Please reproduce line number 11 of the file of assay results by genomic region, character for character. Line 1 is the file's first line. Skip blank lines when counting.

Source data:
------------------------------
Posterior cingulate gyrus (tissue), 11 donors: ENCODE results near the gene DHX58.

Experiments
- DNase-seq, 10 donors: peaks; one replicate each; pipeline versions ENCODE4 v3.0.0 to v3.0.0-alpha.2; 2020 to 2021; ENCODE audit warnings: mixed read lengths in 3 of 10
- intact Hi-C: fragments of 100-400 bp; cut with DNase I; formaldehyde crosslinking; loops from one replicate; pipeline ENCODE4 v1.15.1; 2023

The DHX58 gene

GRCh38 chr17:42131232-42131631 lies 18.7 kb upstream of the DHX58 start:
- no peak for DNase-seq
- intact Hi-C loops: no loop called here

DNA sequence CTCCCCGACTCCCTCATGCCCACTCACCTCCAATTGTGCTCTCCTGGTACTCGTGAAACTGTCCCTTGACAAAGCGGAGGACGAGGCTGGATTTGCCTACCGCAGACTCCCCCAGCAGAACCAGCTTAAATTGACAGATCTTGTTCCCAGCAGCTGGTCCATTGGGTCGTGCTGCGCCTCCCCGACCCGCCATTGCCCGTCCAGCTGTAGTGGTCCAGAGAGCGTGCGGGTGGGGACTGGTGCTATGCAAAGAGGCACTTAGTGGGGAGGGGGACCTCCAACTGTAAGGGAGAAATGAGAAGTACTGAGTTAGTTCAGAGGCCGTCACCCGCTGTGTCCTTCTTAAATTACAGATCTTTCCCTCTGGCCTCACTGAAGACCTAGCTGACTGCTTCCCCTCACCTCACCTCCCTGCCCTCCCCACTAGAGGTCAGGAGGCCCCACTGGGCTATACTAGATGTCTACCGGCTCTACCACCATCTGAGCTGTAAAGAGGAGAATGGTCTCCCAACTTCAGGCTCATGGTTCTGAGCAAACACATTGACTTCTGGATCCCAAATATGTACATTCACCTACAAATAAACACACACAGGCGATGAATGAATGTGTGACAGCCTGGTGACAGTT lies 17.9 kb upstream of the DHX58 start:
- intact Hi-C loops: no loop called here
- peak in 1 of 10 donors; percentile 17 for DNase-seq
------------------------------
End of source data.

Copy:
- peak in 1 of 10 donors; percentile 17 for DNase-seq